It is important that you read the document: Nordic Myth summer research paper (to be found under Files) as it gives essential information on the expectations and grading criteria for the paper.

Field Studies

All-day field study trip to the Ladby viking ship burial and the Viking fortress in Trelleborg. Duration: approx. between 9 am and 5.30 pm, subject to change.

All-day field study trip to the Viking Ship Museum in Roskilde, including sailing replica viking ships. Also the Beowulf/Hrolf Kraki location at Gl. Lejre and Lejre, Land of Legends. Duration: approx. between 9 am and 5.30 pm, subject to change.

Please note that participation in all field trips is an integral part of the course and as such mandatory without exception.


In the interest of concentration and participation, the use of laptops will not be permitted in this class. Note-taking will have to be on paper. I expect your understanding and cooperation in this.

Cell phones and other electronic devices should be turned off and stored away.

If for some reason you feel that you require a laptop for note-taking, please talk to me, and an arrangement can possibly be made, provided that you sit in the front row.

Required Readings

We will read selections of the following books.

Please note: The poems listed as readings in your syllabus, i.e., the poems from the Poetic Edda, are not compulsary reading before each class. They are difficult to understand, and we will go over them in class, but you are welcome to read them before class if you want. All other listed readings are required reading before each class.

Davidson, H.R. Ellis: Gods and Myths of Northern Europe. Harmondsworth: Penguin Books, 1964.

Sturluson, Snorri: The Prose Edda. Trans. Jean I. Young. Berkeley: Univ. of California Press, 1971.

The Poetic Edda. Trans. Carolyne Larrington. Oxford: Oxford University Press, 1996

The Saga of King Hrolf Kraki. Trans. Jesse L. Byock. Harmondsworth: Penguin Books, 1998.

Tolkien, J.R.R: The Hobbit. London: HarperCollins, 2006. Chapters 1-5 and 12.


Text Collection:

  1. Excerpt from Peter Madsen et al, “Valhalla 1. Ulven er løs”. Bagsværd, 1979, 3-10. Transl. Bettina Sommer.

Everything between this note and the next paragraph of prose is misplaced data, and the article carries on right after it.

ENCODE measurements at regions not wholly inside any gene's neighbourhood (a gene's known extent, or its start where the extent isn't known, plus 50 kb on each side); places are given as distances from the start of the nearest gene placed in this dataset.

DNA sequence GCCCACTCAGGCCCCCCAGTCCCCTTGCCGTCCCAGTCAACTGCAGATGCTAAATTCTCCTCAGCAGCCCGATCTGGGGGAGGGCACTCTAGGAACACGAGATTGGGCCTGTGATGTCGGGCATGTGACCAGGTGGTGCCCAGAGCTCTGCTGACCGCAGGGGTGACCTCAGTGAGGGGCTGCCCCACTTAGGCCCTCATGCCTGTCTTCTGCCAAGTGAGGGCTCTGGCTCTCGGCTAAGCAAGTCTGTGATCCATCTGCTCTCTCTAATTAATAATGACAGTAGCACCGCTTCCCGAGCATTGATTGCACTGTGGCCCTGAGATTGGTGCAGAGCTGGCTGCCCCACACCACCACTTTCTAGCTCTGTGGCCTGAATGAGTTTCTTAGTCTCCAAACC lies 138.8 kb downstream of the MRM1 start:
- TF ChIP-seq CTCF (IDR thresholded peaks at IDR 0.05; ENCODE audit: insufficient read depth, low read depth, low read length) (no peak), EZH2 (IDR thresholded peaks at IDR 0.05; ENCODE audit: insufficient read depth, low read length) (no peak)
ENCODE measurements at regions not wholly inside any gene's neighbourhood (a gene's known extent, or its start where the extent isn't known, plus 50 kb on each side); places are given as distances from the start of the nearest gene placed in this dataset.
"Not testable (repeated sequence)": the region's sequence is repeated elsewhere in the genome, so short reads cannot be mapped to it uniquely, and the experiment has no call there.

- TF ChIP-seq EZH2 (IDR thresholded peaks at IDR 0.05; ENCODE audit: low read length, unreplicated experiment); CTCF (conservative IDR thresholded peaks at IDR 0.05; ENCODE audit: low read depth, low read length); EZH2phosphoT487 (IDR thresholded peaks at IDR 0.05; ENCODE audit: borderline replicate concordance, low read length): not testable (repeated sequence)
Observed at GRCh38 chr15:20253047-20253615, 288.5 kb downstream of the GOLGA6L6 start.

2. Excerpts from Snorri Sturluson, "The Ynglinga Saga" (in Snorri's Heimskringla, 1220's). Net edn., Berkeley Digital Library SunSITE. "1. Of the Situation of Countries"; b. "2. Of the People of Asia", "3. Of Odin's Brothers"; c. "4. Of Odin's War with the People of Vanaland"; d. "5. Odin Divides his Kingdom: also concerning Gefion"; e. "6. Of Odin's Accomplishments", "7. Of Odin's Feats", "8. Odin's Lawgiving"; f. "9. Of Njord's Marriage"; g. "10. Of Odin's death".
  3. Neil Price et al. Wiking Warrior Women? 2019.
  4. Clover, Carol. Regardless of Sex: Men, Women, and Power in Early Northern Europe, 1993.
  5. “The Funeral of the Rus-Chief”. Excerpt from Ibn Fadlan: Risala. Translated by Tina Sass. Full text in German translation in Togan, Ahmed Zeki Validi, Ibn Fadlân's Reisebericht, Abhandlungen für die Kunde des Morgenlandes 23,4, Leipzig 1939.
  6. Thietmar of Merseburg's Chronicle (ca. 1018), I, 9, on the cult at Lejre. Transl. L. Hemmingsen.
  7. Adam of Bremen, Gesta Hammaburgensis Ecclesiae Pontificum (ca. 1070), IV,26-27. Transl. Morten Warmind.
  8. Excerpt from Snorri Sturluson, "The Saga of Hákon the Good" Part 1. (in Snorri's Heimskringla, 1220's). Translated by L.M. Hollander, Austin, Texas, 1995.
  9. Ewing, Thor: Temples, Priests and Festivals. In: Gods and Worshippers in the Viking and Germanic World. The History Press 2008.
  10. “The tale of Völsi” (Völsa tháttr).
  11. Excerpt from Snorri Sturluson, "The Saga of Hákon the Good" Part 2. (in Snorri's Heimskringla, 1220's). Translated by L.M. Hollander, Austin, Texas, 1995.
  12. Shippey, Tom: Tolkien and the Appeal of the Pagan. In: Jane Chance: Tolkien and the Invention of Myth, University Press of Kentucky 2004.
  13. Burns, Marjorie: Norse and Christian Gods. In: Jane Chance: Tolkien and the Invention of Myth, University Press of Kentucky 2004.


Reference reading:

Andrén, Anders et al (eds.): The Pre-Christian Religions of the North. Brepols Publishers, 2020.

Price, Neil: The Children of Ash and Elm. A history of the vikings. Penguin Books, 2022.

Brink, Stefan et al: The Viking World. Routledge, 2011.

Jarman, Cat: River Kings: A New History of the Vikings from Scandinavia to the Silk Roads. Pegasus, 2021.

Ewing, Thor: Gods and Worshippers in the Viking and Germanic World. History Press, 2008.

Lindow, John: Old Norse Mythology. OUP, 2021.

Simek, Rudolph: A Dictionary of Northern Mythology. D.S. Brewer, 1996.

Foote, Peter & David M. Wilson: The Viking Achievement. Sidgwick and Jackson, 1970.

Turville-Petre, E.O.G.: Myth and Religion of the North. The Religion of Ancient Scandinavia. Westport: Greenwood Press, 1975.

Academic Regulations  

Please make sure to read the Academic Regulations on the DIS website. There you will find regulations on: 


DIS - Study Abroad in Scandinavia -

Course Summary:

Date Details Due